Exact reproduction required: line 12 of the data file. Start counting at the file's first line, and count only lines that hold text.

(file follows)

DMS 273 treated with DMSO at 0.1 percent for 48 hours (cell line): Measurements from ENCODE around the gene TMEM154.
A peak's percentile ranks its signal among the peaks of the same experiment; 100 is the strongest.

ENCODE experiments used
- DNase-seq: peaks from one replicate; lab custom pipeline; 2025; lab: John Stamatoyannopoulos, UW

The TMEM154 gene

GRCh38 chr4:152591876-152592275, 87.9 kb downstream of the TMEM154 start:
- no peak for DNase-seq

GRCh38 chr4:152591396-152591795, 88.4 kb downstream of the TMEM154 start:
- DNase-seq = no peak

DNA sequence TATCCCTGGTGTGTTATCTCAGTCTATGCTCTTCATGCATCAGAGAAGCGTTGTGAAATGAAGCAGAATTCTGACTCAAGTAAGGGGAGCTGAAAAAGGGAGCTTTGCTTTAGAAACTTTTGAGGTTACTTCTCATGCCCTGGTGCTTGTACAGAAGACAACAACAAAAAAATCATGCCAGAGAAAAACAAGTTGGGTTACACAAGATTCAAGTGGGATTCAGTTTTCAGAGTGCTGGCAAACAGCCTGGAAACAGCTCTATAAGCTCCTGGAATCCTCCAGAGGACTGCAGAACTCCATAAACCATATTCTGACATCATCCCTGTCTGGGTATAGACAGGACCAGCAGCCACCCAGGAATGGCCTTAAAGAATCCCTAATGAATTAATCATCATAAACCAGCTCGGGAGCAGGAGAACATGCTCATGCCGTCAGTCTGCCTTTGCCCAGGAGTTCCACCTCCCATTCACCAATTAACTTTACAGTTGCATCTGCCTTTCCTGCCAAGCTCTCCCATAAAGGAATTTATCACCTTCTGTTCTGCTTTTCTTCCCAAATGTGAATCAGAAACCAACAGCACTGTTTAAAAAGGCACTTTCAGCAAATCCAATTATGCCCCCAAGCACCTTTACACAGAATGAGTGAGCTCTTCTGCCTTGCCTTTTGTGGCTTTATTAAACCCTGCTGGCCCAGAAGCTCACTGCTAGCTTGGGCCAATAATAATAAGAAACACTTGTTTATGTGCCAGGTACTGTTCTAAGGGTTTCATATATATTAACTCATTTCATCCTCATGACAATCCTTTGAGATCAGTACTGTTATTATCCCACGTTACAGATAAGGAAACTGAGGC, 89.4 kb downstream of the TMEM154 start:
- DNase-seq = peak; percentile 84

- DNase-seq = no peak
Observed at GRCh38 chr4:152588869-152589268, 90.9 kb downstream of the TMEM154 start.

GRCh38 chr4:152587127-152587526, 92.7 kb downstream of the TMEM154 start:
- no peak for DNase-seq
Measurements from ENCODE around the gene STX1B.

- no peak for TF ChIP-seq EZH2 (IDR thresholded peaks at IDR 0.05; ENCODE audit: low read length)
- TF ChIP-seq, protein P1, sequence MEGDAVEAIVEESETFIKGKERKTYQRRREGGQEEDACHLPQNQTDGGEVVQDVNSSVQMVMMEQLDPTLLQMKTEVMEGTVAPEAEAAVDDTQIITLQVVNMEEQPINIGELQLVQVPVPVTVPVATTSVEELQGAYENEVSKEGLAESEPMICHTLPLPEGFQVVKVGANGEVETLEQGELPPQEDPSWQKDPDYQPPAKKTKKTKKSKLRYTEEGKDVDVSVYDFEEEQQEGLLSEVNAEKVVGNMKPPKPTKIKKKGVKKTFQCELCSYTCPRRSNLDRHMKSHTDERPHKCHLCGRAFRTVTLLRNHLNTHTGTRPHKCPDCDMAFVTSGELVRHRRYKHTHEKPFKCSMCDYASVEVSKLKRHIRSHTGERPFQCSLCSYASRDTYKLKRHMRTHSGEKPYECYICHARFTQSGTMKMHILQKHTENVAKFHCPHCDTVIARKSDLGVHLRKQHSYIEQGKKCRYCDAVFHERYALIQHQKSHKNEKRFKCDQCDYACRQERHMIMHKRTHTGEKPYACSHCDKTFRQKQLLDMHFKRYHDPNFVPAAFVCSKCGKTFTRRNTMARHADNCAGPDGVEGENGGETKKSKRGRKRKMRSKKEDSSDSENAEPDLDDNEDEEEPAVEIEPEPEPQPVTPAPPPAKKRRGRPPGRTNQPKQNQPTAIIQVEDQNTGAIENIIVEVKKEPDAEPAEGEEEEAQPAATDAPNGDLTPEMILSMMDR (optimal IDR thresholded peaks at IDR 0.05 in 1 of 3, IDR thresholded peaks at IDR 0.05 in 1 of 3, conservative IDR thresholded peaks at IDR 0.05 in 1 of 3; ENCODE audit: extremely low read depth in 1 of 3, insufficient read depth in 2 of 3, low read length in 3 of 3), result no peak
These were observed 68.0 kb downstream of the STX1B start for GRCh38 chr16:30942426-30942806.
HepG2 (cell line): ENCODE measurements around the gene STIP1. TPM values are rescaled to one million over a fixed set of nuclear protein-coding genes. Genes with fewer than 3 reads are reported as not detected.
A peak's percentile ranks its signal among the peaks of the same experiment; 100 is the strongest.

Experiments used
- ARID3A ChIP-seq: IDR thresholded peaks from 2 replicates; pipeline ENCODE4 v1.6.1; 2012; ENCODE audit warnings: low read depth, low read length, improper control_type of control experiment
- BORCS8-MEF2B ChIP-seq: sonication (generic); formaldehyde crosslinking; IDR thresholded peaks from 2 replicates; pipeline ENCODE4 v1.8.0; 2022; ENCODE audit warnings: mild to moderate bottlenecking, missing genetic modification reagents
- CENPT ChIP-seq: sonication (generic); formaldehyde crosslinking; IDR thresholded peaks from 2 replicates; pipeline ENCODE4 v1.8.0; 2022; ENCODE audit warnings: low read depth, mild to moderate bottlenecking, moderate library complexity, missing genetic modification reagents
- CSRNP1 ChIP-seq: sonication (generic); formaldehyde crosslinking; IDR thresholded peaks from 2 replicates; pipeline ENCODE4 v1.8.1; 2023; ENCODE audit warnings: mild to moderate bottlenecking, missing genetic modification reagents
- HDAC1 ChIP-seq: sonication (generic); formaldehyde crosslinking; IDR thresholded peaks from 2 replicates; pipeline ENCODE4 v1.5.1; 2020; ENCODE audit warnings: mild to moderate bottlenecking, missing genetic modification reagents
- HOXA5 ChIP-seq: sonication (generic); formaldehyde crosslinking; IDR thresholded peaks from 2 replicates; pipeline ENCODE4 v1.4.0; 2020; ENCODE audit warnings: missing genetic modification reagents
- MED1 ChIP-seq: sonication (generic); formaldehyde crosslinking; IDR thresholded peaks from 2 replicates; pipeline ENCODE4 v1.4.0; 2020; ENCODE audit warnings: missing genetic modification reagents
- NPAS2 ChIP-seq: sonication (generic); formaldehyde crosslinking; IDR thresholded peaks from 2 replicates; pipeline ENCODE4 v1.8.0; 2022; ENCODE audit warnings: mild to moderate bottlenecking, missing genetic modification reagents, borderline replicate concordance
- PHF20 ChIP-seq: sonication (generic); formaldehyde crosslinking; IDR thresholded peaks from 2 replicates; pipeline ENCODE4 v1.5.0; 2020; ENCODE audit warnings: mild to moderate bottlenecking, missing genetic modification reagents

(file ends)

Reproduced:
- DNase-seq = no peak